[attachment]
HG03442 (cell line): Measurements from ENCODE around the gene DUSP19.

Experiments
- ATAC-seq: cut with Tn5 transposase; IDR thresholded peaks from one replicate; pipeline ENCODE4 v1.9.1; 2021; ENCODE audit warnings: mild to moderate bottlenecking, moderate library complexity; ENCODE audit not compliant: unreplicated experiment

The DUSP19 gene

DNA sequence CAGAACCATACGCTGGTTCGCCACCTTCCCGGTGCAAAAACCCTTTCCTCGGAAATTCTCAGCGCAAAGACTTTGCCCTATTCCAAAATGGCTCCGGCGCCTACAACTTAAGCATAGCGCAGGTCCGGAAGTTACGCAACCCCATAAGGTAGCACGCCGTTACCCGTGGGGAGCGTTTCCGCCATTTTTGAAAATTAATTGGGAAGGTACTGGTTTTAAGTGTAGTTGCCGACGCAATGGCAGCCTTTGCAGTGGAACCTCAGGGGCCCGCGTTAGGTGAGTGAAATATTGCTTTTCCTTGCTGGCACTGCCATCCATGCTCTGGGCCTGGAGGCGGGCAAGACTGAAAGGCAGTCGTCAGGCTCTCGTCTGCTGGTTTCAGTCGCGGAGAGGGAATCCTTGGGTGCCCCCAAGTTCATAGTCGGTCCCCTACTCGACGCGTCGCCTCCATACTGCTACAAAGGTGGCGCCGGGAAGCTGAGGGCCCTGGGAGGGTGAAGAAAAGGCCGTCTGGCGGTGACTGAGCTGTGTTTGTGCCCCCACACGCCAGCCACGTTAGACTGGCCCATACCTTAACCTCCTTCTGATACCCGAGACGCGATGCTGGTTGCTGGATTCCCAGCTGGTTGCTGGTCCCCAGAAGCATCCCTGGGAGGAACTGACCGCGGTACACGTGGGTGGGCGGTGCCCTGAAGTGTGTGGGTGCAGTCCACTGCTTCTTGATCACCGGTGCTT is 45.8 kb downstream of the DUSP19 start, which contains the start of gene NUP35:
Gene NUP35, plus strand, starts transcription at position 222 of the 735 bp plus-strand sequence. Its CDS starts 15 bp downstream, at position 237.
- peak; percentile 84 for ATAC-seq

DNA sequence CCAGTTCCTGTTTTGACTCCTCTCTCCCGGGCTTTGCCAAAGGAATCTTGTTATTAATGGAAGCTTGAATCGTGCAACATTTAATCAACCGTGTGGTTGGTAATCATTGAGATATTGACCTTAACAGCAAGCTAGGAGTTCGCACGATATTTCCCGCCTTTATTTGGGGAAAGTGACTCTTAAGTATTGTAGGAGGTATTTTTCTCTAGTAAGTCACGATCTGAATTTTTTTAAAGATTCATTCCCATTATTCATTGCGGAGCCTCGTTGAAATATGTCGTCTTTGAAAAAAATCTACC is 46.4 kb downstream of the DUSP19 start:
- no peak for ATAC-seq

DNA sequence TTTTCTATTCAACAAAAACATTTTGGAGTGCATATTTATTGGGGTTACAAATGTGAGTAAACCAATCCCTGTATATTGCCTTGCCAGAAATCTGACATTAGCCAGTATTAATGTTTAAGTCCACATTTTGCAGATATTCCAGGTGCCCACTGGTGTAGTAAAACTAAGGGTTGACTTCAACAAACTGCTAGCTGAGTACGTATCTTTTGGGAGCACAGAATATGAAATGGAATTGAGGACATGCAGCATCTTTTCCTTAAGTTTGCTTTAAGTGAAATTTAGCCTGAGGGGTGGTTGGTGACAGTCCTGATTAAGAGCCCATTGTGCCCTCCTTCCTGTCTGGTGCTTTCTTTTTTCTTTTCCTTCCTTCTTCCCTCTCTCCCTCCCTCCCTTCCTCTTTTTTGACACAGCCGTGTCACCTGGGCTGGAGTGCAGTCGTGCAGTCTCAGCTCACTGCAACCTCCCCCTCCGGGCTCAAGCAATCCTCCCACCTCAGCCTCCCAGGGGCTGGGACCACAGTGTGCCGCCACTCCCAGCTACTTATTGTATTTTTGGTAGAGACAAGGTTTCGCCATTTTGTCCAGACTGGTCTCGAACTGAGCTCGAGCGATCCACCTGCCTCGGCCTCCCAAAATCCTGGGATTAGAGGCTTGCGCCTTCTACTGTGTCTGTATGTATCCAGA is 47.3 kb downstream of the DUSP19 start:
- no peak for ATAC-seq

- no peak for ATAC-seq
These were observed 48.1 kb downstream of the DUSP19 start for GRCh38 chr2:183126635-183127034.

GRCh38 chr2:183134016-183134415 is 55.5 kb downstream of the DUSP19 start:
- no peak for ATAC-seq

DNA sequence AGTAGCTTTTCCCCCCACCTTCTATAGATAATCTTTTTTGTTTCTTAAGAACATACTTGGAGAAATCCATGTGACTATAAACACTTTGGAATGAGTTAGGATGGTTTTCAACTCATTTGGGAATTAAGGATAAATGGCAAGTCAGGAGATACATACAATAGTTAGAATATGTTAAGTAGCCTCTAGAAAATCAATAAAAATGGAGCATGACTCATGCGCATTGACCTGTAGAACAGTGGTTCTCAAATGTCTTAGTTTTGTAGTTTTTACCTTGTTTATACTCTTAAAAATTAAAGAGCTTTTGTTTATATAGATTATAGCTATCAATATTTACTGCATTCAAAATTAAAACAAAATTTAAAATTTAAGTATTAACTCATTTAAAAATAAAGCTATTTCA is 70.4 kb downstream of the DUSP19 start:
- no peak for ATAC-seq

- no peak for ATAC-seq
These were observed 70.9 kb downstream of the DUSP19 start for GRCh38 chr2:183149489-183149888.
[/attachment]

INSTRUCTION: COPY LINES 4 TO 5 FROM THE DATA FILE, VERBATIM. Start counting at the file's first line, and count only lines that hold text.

The DUSP19 gene

DNA sequence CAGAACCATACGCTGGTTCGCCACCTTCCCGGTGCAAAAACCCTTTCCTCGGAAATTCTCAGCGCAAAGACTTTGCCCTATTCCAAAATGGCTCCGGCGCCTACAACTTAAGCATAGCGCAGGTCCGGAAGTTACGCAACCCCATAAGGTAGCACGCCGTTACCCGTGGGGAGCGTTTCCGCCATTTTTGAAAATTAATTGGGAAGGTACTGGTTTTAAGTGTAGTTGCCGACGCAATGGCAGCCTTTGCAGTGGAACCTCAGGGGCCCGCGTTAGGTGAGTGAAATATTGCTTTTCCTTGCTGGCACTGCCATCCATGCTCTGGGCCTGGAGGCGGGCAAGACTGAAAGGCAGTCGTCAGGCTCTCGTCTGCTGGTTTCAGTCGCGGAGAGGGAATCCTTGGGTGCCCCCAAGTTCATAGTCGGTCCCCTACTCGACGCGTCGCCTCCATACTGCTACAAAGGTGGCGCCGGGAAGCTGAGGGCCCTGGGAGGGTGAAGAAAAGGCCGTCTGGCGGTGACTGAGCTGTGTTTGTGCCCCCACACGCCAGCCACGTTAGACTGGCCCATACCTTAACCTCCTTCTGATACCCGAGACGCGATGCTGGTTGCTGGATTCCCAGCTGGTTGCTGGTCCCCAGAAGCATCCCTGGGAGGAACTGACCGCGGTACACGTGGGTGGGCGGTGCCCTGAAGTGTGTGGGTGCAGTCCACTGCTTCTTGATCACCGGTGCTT is 45.8 kb downstream of the DUSP19 start, which contains the start of gene NUP35: